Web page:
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NASA Considering Gas Stations in Space

NASA Fuel Depots

NASA is investigating novel approaches to spaceflight, such as in-orbit fuel depots, and rendezvous and docking with space gas stations such as the one imagined here.NASA

Any road trip requires a pit stop or two. Soon, trips to space could be no different.

NASA has quietly put out feelers for what the space agency calls an “In-Space Cryogenic Propellant Storage and Transfer Demonstration.” It sounds far more interesting in civilian speak, however -- gas stations in space.

Since the beginning of manned space flight, NASA has utilized the “one-stop shop” approach; both the Apollo missions of the '60s and '70s and the more modern space shuttles carry all the fuel they need for the duration of a mission. But it would be next to impossible for a vehicle to carry all the fuel it would need on a venture into deeper space, said Chris Moore, deputy director of advanced capabilities division for NASA.

“Instead of sending the rockets fully fueled to asteroids or to Mars, we would launch them partially fueled to get more payload into orbit,” Moore told FoxNews.com. “Then we’d top off the propellant by docking with depots in lower Earth orbit."

The system would be set up ahead of time, he said, with depots drifting idly through the blackness while waiting for a rocket to dock. "All the fuel and the propellant depots would be launched before the human mission left for the asteroids or for Mars,” Moore said.

He envisions large arrays of propellant tanks all joined together, with tanks that can be added or removed depending on the length of the deep-space mission.

To establish these zero-gravity way stations, NASA must overcome a number of obstacles. The propellant used for space flight requires extremely cold temperatures, and any solar flares or fluctuations in temperature could cause it to evaporate. So finding a means of maintaining the propellant is a top priority.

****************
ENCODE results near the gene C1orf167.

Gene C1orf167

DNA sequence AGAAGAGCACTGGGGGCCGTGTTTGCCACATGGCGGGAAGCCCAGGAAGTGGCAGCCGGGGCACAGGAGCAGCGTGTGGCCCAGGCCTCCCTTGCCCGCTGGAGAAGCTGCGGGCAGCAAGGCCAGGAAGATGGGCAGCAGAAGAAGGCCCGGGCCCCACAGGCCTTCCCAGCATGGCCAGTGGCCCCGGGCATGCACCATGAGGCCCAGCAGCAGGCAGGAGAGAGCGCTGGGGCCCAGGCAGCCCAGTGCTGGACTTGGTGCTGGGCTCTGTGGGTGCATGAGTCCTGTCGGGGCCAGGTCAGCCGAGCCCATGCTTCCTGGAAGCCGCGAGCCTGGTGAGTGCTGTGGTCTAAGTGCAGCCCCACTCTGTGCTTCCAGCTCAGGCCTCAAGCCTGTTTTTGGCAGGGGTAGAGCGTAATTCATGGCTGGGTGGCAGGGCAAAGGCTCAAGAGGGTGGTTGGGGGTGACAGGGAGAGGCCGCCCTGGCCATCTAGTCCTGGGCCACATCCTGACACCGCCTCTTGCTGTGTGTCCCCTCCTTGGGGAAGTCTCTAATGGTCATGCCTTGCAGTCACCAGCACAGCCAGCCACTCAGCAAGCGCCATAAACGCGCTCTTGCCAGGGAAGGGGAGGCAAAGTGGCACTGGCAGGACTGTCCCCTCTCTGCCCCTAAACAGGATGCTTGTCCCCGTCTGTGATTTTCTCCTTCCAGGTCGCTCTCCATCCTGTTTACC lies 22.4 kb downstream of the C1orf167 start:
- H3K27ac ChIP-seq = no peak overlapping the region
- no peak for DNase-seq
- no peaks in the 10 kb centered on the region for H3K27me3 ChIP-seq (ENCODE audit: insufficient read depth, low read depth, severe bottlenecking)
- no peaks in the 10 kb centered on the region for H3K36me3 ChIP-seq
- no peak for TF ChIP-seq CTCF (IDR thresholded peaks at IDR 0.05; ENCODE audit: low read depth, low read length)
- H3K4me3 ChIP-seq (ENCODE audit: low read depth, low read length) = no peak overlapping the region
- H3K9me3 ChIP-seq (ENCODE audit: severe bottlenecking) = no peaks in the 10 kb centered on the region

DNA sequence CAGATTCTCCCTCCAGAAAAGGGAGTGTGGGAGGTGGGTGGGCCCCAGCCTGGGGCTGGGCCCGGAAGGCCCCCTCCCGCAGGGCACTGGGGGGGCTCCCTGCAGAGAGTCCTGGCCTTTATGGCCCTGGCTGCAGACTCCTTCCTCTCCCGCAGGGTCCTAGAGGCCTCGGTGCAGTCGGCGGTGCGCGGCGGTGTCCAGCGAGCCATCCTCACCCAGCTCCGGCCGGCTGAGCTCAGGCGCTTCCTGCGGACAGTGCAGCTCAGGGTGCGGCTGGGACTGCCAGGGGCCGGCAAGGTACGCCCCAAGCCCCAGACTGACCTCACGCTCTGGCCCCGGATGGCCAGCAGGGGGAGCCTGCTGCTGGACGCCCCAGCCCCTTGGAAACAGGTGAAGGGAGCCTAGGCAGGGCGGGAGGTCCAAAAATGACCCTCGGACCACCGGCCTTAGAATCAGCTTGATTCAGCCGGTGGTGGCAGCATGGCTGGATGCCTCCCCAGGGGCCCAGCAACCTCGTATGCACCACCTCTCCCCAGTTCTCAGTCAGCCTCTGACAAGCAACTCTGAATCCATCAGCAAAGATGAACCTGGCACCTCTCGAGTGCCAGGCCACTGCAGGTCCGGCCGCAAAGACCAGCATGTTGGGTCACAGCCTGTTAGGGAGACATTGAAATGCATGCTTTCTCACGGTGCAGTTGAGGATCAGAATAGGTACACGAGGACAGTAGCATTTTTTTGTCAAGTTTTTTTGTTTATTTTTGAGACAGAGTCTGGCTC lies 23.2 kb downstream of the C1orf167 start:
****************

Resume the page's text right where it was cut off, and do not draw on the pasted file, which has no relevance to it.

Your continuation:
Engineers also need to come up with ways to transfer the propellant to the space flight vehicles upon docking. And plans also need to be made on how to get the gas up there in the first place -- which is potentially where private space companies could step in.

“We would launch propellants from Earth on expendable rockets,” Moore told FoxNews.com. “A commercial market could be established where companies could launch propellant into space to the depot. Then NASA could purchase propellant from those companies."

"We could create a small space economy in propellants and refueling,” he suggested.

Private companies such as SpaceX and United Launch Alliance have already launched rockets into lower Earth orbit and could potentially step up to the task of transporting gas to these hypothetical stations. Neither company would comment on future plans. 

But private spaceflight companies have weighed in in the past. Boeing proposed it in 2007, for example. "If there were a fuel depot available on orbit, one capable of being replenished at any time, the Earth departure stage could, after refueling, carry significantly more payload to the Moon," reads one slide from a presentation the company made at a spaceflight conference.

Space policy advocates say that this idea has been a long time coming, noting that NASA entertained the concept as early as the '70s. James Muncy, a space policy consultant with PoliSpace, says space depots will soon become the norm when it comes to future space travel.

“We have to think of it in terms of setting up an infrastructure and looking for long-term efficient approaches,” Muncy told FoxNews.com. “People who think of space as a frontier say we should separate the idea of carrying propellant from that of carrying the spacecraft and people.”

Muncy goes so far as to say the concept is common sense, claiming the road trip analogy isn’t too far-fetched.

“Your car isn’t designed to carry 100 gallons of gas. We don’t design vehicles to do that anymore,” Muncy told FoxNews.com. “If we want to keep exploring forever, it has to be affordable and sustainable.”

“We will need the technologies eventually anyway,” added Muncy. “We can’t go to Mars without them.”